(WARNING: Major spoilers abound!)
In my humble opinion, Mabel’s Married Life is where the Chaplin legend really starts to take hold.
For one thing, instead of Charlie being a hyper-aggressive clown who comes out kicking and punching for no reason, this movie actually stops to give him a bit of a background. The first shot we see of Charlie is his making polite domestic banter with his wife (Mabel Normand) in the park.
Then Charlie goes to a nearby bar for a drink, leaving Mabel alone to be hassled by a married man (Mack Swain) who’s nevertheless looking to flirt. Charlie leaves the bar, sees what’s happening, and tries to thwart Mack’s efforts, to no avail. (One great detail: Charlie’s first attempt to subdue Mack is his usual arse-kicking routine, which results only in a great deal of dust flying off Mack’s behind.)
Mack gets a two-for-one special by flirting with Mabel and belittling Charlie, and the whole thing could go on forever if Mack’s wife didn’t finally come on the scene to break things up. She pulls Mack away, and Charlie goes back to the bar to drown his sorrows.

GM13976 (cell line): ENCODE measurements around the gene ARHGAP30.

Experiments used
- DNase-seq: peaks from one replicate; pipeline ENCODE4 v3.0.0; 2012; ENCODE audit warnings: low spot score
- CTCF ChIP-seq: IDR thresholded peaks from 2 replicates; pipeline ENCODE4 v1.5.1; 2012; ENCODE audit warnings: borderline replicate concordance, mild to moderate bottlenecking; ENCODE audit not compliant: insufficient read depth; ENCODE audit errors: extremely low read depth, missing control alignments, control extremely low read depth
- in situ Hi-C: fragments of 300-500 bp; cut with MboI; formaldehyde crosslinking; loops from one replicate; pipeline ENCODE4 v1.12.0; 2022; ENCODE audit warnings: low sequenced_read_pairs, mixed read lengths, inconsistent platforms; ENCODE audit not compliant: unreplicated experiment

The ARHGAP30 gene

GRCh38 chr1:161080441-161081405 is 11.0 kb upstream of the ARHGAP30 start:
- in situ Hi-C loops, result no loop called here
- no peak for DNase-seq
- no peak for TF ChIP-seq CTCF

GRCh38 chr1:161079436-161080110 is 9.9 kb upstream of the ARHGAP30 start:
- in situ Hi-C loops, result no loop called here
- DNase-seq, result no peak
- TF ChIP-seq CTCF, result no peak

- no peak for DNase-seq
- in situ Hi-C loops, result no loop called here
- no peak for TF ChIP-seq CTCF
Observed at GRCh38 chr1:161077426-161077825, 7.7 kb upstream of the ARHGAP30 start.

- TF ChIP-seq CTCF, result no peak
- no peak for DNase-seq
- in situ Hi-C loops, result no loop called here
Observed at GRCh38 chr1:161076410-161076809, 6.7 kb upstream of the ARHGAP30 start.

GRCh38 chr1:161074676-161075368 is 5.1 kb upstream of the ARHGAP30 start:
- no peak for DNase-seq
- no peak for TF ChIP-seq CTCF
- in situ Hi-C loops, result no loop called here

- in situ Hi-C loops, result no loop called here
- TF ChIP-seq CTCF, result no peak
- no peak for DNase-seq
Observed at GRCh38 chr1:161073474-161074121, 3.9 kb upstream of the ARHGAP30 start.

On her way home, Mabel passes a sporting-goods store that is selling a boxing dummy. By no small coincidence, its attire looks exactly like that of Mack’s. Mabel buys the dummy and sets it up right past her front door, so that Charlie will confront the dummy as soon as he enters the house.
Later that night, a drunken Charlie enters, and thus begins one of Chaplin’s great scenes of transposition: imbuing character into an inanimate object. In his drunken state, Charlie figures that Mack has come around to his house for Round Two. He tries reasoning with the dummy and is annoyed that he gets no response. He gently pushes him and is alarmed when the dummy pushes back. It’s a delightful routine, tailor-made for silent movies.
(Mabel Normand also has some nice routines throughout, especially after she has set up the dummy in her home and imagines Charlie’s reaction to it. She briefly imitates Charlie’s waddle-walk, hits the dummy self-effacingly, and then says a silent prayer for her husband.)
Some of Chaplin’s Keystone shorts are so bereft of something the audience can relate to that when the “End” title finally appears, it’s like an act of mercy. You have the feeling that if Mabel’s Married Life was allowed to continue, Chaplin would still be coming up with routines for himself and the dummy.